Such a device could help combat poor adherence — patients not taking their medication regularly enough — which is a big obstacle to tackling glaucoma. The majority of patients are elderly and many forget to use their eye drops. Glaucoma is expected to affect more than 80m people worldwide by 2020 and has the potential to become one of the leading causes of blindness. It might also help Allergan protect its revenues earned from Lumigan, which is anticipated to lose patent protection in the next decade.
Large companies are not alone in leading the charge. As with other areas of the industry, it is often smaller biotech groups that are developing the most exciting treatments. Shares in Aerie Pharmaceuticals, which is testing a glaucoma treatment, have jumped by more than 200 per cent in the past six months, after success in clinical trials paved the way for Aerie to seek approval for Roclatan. When added to another drug, Latanoprost, Roclatan reduces the pressure caused by glaucoma, which can lead to blindness if left unchecked.
Perhaps the most exciting area of eyecare is the emerging field of gene therapy, whereby genetic material is inserted directly into a person’s cells in order to treat or prevent a disease. The eye is “an almost perfect target for gene therapy”, Dr Gilly says. “We are born with a pool of retina cells that are not renewed in our lifetimes. So when you transfer genes into those cells they will probably last for the rest of our lives — and it is quite easy to inject genetic material directly into the eye.”
GenSight Biologics has just started a late-stage clinical trial of a drug for Leber’s hereditary optic neuropathy, which affects people aged between 15 and 25. It is a brutal, sudden disease causing vision loss in both eyes, with a 98 per cent probability that sufferers will experience complete loss of vision within a year. It affects more than 1,400 people a year in Europe and the US. In a smaller study, GenSight proved the drug could restore vision to the extent that patients were able to read three lines of previously illegible letters on a chart similar to that used by most opticians.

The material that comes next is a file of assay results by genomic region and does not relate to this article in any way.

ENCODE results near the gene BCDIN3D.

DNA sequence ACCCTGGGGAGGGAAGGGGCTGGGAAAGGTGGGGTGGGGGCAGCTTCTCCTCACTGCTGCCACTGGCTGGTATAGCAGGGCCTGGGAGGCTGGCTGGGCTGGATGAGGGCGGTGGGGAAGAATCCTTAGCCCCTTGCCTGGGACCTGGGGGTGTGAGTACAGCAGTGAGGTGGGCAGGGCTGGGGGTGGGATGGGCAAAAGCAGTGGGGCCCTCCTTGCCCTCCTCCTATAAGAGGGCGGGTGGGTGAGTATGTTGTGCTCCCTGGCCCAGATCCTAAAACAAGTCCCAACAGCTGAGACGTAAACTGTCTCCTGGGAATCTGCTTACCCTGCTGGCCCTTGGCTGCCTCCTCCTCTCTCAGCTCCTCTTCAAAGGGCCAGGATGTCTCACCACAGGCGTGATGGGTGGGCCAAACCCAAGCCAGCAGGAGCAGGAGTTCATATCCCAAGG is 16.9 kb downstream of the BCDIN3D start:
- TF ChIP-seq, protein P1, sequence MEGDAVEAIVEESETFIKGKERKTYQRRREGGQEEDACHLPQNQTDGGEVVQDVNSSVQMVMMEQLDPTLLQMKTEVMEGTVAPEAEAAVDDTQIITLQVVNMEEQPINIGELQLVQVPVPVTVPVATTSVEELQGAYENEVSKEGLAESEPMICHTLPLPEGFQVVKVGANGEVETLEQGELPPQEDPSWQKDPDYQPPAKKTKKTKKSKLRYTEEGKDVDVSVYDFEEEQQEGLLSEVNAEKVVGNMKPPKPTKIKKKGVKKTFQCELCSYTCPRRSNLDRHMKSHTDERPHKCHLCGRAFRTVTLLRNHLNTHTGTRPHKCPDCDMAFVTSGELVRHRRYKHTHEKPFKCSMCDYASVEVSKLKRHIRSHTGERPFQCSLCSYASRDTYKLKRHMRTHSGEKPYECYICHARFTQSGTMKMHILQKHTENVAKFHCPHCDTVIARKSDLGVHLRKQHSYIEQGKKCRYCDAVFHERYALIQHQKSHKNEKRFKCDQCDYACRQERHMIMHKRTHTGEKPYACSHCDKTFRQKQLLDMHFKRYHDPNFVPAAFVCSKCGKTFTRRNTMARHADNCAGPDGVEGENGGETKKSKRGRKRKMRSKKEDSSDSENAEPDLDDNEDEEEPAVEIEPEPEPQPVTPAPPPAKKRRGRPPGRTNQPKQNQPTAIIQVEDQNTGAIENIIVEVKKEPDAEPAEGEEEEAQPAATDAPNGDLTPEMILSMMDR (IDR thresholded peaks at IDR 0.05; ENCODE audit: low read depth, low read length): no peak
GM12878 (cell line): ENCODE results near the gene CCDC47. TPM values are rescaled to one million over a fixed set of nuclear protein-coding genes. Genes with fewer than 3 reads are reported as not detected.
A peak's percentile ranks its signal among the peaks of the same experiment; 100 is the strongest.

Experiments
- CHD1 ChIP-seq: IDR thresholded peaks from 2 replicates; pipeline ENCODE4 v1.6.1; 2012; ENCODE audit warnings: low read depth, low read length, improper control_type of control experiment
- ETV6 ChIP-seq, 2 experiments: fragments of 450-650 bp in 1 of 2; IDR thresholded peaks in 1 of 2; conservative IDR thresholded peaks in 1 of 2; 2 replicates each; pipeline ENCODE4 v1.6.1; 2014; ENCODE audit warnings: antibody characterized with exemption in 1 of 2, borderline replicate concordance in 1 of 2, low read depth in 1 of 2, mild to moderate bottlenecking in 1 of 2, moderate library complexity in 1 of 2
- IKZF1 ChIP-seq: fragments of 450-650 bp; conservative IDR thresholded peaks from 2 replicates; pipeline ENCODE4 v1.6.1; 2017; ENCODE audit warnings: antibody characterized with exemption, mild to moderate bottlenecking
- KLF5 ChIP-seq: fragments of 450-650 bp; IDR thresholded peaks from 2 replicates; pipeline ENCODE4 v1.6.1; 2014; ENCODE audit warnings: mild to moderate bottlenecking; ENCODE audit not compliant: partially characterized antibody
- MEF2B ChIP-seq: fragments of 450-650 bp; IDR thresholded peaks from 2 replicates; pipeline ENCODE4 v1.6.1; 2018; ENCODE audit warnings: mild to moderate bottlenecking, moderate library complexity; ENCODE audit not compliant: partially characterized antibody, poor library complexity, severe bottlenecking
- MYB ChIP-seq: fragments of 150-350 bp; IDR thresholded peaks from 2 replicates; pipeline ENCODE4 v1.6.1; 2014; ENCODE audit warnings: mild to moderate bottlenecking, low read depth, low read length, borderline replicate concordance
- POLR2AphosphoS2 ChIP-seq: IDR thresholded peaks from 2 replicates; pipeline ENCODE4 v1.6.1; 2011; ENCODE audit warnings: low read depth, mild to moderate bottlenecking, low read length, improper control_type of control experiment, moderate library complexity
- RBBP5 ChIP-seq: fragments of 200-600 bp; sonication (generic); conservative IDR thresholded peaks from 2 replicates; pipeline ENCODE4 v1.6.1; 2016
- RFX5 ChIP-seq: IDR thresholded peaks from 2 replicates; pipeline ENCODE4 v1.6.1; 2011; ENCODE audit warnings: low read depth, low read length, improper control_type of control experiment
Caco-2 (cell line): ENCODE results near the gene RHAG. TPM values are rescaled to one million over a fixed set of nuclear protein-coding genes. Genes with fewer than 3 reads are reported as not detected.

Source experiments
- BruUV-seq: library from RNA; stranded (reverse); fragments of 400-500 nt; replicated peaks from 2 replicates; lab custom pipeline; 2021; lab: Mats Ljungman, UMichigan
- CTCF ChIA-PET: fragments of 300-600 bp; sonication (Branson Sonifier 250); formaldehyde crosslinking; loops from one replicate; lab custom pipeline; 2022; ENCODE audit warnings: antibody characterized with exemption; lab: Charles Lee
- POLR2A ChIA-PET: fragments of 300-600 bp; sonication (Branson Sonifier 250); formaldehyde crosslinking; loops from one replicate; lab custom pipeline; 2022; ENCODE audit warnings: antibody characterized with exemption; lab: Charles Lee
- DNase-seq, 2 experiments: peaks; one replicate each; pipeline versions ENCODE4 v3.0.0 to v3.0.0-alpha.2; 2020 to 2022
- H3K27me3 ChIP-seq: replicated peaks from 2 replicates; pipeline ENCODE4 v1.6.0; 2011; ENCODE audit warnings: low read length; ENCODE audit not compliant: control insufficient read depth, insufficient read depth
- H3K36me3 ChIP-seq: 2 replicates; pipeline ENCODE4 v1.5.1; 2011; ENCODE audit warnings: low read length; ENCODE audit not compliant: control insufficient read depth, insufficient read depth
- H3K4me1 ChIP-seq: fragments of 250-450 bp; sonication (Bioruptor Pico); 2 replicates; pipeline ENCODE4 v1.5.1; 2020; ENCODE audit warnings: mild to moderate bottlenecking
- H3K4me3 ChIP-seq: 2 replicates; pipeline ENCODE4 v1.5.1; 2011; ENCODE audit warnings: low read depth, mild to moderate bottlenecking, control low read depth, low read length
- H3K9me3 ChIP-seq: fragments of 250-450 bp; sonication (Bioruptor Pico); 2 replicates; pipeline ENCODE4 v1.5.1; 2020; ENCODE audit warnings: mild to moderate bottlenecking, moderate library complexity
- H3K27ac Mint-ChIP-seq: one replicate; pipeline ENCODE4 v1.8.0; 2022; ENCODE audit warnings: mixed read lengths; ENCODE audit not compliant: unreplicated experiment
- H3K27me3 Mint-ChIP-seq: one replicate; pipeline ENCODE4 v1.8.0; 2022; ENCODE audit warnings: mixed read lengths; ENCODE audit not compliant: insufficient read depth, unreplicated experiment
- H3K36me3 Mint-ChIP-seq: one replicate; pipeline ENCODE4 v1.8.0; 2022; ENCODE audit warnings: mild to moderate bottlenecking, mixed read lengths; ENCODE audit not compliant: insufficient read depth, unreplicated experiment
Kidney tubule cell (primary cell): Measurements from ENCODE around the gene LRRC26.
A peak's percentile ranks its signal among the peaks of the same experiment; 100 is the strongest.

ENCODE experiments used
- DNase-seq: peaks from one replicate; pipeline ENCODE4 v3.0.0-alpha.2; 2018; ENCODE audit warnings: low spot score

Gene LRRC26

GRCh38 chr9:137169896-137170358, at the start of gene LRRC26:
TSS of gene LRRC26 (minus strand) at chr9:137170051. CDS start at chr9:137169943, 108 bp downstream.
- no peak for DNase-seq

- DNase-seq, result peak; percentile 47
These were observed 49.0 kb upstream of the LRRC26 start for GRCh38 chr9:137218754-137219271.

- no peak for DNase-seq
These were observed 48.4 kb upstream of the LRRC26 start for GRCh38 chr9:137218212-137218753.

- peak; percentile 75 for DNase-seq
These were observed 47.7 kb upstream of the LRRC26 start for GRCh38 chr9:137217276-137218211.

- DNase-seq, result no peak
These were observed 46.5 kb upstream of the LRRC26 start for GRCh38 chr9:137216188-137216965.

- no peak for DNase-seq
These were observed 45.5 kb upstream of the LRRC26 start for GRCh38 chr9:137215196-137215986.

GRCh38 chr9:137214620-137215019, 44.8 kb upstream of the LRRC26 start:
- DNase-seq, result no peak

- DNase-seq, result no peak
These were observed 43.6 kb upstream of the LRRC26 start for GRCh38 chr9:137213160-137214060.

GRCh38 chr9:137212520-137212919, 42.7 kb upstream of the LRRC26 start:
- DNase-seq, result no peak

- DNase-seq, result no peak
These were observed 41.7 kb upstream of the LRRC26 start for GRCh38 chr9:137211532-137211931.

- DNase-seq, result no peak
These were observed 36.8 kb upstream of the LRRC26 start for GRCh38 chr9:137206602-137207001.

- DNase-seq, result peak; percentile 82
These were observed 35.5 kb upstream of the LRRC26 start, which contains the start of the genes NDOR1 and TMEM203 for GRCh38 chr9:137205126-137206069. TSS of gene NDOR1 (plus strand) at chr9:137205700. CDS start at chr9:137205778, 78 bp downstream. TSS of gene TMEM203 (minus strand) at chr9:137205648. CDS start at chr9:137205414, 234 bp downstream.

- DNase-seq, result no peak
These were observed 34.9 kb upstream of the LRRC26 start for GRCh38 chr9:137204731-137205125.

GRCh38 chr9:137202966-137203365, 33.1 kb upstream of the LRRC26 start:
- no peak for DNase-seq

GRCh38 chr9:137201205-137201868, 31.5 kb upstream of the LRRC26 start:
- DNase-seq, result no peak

By 2020, number of people in the world expected to have glaucoma
Such an improvement in letter reading is the gold standard for companies aiming to secure approval for drugs for vision loss but some believe it is not ideal for people with severe forms of blindness. For many of these patients, the ability to make out objects and colours, and to avoid bumping into things, would be a life-altering improvement. The US Food and Drug Administration has therefore recently approved some more creative clinical trial designs.
Spark Therapeutics, a US company developing gene therapies, is testing a treatment for a rare retinal disorder in a late-stage clinical trial. Rather than letters on a chart, it uses a functional vision test where people are asked to make their way around a maze without walking into various objects.
Big questions remain about the long-term success of gene therapies and there are signs that their effectiveness may fade after several months. Yet some large pharma groups appear ready to dip their toes in the water. Allergan recently paid $60m to buy RetroSense, a small gene therapy group that aims to restore light sensitivity to people with the disease retinitis pigmentosa.
Get alerts on Medical science when a new story is published